Are Long Holidays a Good Idea?

1024px-HammockonBeachGather a group of teachers together, and there are bound to be disagreements about everything under the sun, but one thing they are likely to agree on: they need lots of time off. Because teaching is such a demanding job, because it tends to take over one’s whole life, because teachers need to spend time with friends and family and recharge their batteries . . . all very reasonable points to be sure, but how exclusive are they to teachers, and how much do they apply to hard working professionals across the board?

Don’t doctors need time to spend with their families? Isn’t nursing a very demanding job? Couldn’t managing a business tend to take over one’s life? Why is it, then, that teachers have so much more time off than other professionals? Three months off each year in the state system, and typically more in the independent sector, is a huge proportion of the year. No-one is arguing for giving other professionals this amount of holiday, but it has remained firmly in place in the teaching profession. And of course, you won’t find many teachers arguing against it.

The fact is, of course, that no-one ever sat down and worked out what would be a reasonable amount of holiday for the professions based on the varying demands of each. Such a calculation would be fraught with impossibly subjective considerations. So the traditional amount of holiday for teachers has grown up because it is . . . traditional. It has been handed down from previous generations for all kinds of reasons, related to factors such as the agricultural cycle, and however radical progressive educators might have been regarding other elements of schooling, for some reason, they have remained remarkably conservative about this one. Surely one of the reasons the unions hate academies and free schools so much is that they allow headteachers to negotiate term times and working hours independent of long standing traditions which are very favourable to teachers?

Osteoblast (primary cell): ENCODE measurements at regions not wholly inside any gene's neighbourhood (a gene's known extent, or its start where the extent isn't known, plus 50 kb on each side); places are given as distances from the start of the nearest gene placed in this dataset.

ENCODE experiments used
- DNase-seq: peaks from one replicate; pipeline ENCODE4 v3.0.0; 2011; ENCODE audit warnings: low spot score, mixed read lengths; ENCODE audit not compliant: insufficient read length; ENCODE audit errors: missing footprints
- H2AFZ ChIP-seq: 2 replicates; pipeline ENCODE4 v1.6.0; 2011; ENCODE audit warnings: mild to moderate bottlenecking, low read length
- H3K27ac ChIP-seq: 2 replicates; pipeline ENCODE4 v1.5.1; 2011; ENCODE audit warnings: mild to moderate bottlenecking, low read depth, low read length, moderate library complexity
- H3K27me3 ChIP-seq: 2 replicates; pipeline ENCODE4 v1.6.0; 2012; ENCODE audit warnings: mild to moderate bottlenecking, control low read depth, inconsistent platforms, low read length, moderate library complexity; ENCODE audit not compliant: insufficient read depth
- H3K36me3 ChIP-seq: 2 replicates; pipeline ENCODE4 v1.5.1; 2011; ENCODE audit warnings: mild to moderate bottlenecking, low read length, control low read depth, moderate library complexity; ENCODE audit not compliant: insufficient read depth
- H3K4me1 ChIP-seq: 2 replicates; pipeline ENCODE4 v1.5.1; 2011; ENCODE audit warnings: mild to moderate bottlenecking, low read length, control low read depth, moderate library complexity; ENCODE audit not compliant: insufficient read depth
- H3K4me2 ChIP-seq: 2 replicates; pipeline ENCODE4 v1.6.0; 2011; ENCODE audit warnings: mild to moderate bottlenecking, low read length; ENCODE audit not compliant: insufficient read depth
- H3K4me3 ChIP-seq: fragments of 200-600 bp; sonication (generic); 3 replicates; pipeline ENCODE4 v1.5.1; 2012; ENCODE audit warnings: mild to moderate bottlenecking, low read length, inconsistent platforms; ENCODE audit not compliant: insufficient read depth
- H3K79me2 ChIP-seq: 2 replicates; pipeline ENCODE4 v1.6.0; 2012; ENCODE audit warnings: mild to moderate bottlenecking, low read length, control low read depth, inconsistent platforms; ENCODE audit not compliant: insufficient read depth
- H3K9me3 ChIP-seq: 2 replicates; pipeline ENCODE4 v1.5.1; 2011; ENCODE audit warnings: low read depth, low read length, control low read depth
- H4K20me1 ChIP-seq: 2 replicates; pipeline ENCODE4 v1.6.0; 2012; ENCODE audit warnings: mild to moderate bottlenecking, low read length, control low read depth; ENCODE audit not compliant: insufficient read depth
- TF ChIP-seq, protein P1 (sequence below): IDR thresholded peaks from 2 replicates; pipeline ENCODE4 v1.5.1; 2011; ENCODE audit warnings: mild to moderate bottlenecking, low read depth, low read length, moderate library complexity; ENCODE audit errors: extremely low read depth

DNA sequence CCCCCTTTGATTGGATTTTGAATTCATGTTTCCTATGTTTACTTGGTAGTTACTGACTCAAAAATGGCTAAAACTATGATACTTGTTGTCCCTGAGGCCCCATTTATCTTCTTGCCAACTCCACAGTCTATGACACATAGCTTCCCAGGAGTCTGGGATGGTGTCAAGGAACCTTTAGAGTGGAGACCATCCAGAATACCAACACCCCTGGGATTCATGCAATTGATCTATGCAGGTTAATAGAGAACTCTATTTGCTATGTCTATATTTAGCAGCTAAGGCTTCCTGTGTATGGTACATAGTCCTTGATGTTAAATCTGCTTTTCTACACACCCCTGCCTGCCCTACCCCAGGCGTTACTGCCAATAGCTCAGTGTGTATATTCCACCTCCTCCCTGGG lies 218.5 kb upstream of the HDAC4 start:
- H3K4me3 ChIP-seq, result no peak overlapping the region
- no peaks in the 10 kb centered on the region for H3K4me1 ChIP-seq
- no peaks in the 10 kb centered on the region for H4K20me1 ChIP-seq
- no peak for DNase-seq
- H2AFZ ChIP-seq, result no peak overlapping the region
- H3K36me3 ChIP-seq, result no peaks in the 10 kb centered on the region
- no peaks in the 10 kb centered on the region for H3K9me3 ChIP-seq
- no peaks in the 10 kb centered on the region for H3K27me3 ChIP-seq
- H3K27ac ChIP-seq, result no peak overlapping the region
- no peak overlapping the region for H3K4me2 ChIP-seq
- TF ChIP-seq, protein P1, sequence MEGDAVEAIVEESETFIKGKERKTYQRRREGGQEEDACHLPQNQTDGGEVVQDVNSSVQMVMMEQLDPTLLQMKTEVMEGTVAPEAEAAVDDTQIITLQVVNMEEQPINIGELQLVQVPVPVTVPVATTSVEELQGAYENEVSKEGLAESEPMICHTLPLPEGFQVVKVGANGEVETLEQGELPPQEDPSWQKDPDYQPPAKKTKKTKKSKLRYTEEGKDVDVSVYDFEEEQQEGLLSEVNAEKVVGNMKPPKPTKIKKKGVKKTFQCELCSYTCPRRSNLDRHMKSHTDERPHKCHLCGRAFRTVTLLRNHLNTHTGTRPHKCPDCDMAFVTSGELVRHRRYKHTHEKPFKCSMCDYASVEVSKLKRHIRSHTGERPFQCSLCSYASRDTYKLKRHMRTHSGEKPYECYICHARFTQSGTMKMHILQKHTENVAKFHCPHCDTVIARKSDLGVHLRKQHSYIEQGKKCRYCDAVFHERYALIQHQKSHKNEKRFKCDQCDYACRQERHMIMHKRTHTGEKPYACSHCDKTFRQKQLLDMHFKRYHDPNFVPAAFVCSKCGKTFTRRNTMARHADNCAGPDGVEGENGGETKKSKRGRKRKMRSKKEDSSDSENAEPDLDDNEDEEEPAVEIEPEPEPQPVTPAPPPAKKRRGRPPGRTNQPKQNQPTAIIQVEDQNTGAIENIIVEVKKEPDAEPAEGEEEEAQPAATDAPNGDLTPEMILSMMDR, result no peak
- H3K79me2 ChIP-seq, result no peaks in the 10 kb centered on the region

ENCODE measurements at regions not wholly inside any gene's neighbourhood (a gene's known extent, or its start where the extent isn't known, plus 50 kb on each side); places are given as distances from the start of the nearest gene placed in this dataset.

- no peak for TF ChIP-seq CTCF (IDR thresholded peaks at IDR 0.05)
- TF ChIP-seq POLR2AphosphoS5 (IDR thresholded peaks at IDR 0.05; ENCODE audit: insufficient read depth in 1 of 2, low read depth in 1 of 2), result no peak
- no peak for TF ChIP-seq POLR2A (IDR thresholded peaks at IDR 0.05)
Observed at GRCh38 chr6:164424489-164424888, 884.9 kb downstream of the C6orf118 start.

But surely it is reasonable to rethink the arrangement of terms and holidays? The long summer break, in particular, is very damaging for educational continuity. If we are aiming for our pupils to remember what we teach them, regularly spaced repetition is vital. Long gaps are not helpful in the slightest. Among other reasons, this must be one of the factors leading to the popularity of summer programmes amongst US charter schools.

A starting point for rethinking is simply to do the arithmetic, and compare the hours. In an ordinary job, working forty hours a week and with twenty days’ leave plus public holidays, someone would work 1856 hours a year. Divide this by thirty-nine weeks of term and you get about 47.6 hours’ work a week. So if teachers really are working nearly fifty hours a week every week of term time, then they are ‘earning’ their time off, at least compared to an average worker.

But is it a good idea to work fifty or more hours a week? I have five children, and I am very keen to spend time with them all year round, not just during school holidays. Wouldn’t it be better if I had a more balanced life and worked fewer hours each week, but more spread out over the year?